1. To improve forecast skill and understanding on the subseasonal to seasonal timescale with special emphasis on high-impact weather events
  2. To promote the initiative’s uptake by operational centres and exploitation by the applications community
  3. To capitalize on the expertise of the weather and climate research communities to address issues of importance to the Global Framework for Climate Services


  1. The WMO Commission of Atmospheric Sciences (CAS) requested at its 15th session (Nov 2009) that WCRP, WWRP and THORPEX set up an appropriate collaborative structure for subseasonal prediction.
  2. A WCRP/WWRP/THORPEX workshop was held at Exeter in Dec 2010 which recommended formation of a Planning Group to write an implementation plan for an S2S project under WCRP-WWRP-THORPEX sponsorship
  3. The implementation plan was written in 2012, was endorsed by the WWRP and WCRP JSCs, and creation of the Subseasonal to seasonal prediction project was approved by the WMO Executive Council, which also approved the creation of a project office and a trust fund for sub-seasonal to seasonal prediction.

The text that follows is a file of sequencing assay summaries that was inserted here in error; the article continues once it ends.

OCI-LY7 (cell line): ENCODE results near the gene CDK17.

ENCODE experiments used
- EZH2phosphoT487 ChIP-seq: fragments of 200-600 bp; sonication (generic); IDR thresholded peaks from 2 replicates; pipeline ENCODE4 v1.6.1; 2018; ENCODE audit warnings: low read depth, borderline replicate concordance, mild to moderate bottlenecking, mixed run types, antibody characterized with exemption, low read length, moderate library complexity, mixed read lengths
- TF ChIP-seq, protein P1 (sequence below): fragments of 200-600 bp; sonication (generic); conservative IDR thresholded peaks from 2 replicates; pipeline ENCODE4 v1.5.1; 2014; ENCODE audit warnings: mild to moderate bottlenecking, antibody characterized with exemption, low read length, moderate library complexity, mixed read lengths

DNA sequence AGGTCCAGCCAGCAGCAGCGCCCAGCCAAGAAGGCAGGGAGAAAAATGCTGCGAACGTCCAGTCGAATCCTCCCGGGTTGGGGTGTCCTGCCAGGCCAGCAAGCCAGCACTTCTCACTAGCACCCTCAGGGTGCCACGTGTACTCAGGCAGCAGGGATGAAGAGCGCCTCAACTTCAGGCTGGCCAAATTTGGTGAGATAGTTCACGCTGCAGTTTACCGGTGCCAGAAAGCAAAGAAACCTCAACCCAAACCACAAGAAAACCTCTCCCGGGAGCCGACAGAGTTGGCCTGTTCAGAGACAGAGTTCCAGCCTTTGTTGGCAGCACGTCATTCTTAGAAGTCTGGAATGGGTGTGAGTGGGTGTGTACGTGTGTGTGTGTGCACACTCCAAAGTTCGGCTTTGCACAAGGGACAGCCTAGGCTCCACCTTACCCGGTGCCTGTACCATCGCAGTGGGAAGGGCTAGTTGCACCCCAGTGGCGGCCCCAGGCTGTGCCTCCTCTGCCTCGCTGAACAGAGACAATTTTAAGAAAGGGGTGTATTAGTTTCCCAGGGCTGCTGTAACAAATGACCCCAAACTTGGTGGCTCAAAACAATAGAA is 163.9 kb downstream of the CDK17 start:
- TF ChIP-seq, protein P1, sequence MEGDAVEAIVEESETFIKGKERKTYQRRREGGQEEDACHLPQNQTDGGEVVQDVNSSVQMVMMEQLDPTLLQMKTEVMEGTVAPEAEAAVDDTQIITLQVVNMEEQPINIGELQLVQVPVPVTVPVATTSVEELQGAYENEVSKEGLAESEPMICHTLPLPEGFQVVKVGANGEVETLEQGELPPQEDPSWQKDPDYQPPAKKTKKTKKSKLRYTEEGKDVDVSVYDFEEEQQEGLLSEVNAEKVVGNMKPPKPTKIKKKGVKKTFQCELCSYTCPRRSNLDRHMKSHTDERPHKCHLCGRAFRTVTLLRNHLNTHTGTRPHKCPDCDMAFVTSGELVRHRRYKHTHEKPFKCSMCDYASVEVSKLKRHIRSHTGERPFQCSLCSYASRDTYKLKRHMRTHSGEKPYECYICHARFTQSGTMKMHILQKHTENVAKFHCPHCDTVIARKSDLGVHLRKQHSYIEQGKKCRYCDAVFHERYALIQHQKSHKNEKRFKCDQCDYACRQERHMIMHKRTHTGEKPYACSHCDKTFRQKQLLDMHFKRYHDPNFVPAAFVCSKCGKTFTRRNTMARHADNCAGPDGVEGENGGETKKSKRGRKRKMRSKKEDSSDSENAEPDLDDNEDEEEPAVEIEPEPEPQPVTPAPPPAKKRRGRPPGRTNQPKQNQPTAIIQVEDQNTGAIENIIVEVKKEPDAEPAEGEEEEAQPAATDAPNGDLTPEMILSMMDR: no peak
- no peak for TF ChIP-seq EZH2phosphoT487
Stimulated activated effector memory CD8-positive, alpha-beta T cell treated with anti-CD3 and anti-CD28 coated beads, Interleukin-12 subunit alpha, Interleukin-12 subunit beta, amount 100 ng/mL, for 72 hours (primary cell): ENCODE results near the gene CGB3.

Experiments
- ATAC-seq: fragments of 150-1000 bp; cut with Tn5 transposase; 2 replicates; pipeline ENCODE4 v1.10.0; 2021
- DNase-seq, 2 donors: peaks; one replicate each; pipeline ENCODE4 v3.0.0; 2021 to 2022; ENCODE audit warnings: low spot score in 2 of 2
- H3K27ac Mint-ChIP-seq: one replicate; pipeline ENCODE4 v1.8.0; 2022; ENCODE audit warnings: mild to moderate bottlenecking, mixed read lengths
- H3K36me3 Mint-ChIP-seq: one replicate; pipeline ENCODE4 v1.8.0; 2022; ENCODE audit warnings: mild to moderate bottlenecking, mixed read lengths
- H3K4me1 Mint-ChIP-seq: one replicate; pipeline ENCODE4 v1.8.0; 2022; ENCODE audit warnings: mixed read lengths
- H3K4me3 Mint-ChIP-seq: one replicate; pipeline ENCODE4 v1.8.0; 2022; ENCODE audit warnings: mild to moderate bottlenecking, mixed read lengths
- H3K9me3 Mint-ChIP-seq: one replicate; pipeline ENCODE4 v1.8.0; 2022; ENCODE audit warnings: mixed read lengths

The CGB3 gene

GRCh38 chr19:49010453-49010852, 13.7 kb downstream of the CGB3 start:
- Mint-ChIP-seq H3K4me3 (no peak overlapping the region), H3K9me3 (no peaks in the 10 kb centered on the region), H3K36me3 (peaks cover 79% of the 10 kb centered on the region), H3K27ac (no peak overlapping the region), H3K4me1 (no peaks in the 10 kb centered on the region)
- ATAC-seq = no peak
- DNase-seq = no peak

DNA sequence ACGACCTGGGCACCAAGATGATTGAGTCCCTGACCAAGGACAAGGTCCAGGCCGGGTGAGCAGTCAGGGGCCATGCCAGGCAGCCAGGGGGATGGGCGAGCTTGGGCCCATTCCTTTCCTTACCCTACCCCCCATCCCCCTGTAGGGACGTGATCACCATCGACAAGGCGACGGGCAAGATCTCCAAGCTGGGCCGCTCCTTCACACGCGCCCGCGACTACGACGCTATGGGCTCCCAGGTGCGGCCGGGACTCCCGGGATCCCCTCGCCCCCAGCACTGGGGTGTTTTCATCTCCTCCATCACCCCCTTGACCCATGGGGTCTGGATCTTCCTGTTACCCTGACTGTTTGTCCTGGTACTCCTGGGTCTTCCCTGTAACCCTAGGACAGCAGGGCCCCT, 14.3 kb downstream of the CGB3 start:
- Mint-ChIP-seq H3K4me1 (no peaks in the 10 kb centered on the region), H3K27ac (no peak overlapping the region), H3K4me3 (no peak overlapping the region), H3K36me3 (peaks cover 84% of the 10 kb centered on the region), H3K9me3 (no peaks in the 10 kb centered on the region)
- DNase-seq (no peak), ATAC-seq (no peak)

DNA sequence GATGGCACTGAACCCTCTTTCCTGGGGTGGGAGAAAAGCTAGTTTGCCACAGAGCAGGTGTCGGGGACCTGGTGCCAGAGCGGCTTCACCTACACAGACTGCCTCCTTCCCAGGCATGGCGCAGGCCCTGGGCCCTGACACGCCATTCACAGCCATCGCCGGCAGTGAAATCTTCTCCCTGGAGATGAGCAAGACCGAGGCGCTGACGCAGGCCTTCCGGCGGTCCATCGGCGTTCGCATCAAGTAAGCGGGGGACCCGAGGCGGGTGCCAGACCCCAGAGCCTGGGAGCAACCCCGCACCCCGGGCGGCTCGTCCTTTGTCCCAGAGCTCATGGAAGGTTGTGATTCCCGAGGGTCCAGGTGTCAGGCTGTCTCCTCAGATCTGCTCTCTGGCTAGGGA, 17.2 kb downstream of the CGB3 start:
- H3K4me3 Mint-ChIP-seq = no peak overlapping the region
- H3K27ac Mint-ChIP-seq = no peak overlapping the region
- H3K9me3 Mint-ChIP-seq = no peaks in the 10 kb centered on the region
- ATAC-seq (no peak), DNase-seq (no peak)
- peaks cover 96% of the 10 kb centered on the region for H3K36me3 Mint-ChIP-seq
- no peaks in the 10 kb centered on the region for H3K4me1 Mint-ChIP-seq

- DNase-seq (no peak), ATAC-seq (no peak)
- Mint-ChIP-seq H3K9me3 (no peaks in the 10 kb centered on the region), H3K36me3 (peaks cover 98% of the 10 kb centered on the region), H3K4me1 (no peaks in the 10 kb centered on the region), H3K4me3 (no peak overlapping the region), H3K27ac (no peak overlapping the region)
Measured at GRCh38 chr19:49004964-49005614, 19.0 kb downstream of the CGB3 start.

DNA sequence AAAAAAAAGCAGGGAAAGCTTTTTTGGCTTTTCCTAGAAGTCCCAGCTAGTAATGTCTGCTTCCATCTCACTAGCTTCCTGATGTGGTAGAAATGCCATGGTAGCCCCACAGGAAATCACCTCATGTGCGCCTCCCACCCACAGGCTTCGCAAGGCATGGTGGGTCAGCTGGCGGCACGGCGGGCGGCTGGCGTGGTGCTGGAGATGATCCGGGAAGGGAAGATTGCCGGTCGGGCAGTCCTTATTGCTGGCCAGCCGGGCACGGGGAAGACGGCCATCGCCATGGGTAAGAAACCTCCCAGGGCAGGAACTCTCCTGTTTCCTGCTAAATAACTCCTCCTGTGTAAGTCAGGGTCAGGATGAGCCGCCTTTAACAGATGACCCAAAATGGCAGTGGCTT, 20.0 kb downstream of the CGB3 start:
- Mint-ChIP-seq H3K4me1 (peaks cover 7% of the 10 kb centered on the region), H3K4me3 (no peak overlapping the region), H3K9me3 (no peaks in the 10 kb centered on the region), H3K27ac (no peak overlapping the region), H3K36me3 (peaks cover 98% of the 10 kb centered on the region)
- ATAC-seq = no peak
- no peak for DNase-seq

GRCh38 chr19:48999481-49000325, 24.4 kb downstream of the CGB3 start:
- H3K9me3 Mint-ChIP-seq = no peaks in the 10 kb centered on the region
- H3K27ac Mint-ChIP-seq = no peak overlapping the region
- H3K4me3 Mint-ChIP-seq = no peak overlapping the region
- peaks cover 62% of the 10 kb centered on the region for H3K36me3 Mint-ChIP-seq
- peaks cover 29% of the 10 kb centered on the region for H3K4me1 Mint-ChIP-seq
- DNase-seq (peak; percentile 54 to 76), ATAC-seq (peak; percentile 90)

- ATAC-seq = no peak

4. Term of references have been drafted:. The project will last 5 years starting in 2013 with the option to extend based on a review of progress, achievements and remaining gaps.

Research Priorities

  1. Evaluate potential predictability of subseasonal events, including identifying windows of opportunity for increased forecast skill.
  2. Understand systematic errors and biases in the subseasonal to seasonal forecast range
  3. Compare, verify and test multi-model combinations from these forecasts and quantify their uncertainty.
  4. Focus on some specific extreme event case studies.

Scientific issues

  1. Identify sources of predictability at the sub-seasonal to seasonal time-range.
  2. Prediction of the MJO and its impacts in numerical models
  3. Teleconnections - forecasts of opportunity
  4. Monsoon prediction.
  5. Rainfall predictability and extreme events
  6. Polar prediction and sea-ice
  7. Stratospheric processes

Modelling issues

  1. Role of resolution
  2. Role of ocean-atmosphere coupling
  3. Teleconnections - forecasts of opportunity
  4. Systematic errors.
  5. Initialisation strategies for subseasonal prediction
  6. Ensemble generation
  7. Spread/skill relationship
  8. Verification

International Coordination Office

  • Address:
    33 seohobuk-ro, Seogwipo-si, Jeju 63568, Republic of Korea
  • Phone:
  • Fax:

International Access

Access to the Jeju International Airport is available. Visitors are also able to arrive in Jeju by domestic flights after transiting from international flights at the Incheon International Airport.

Contact Point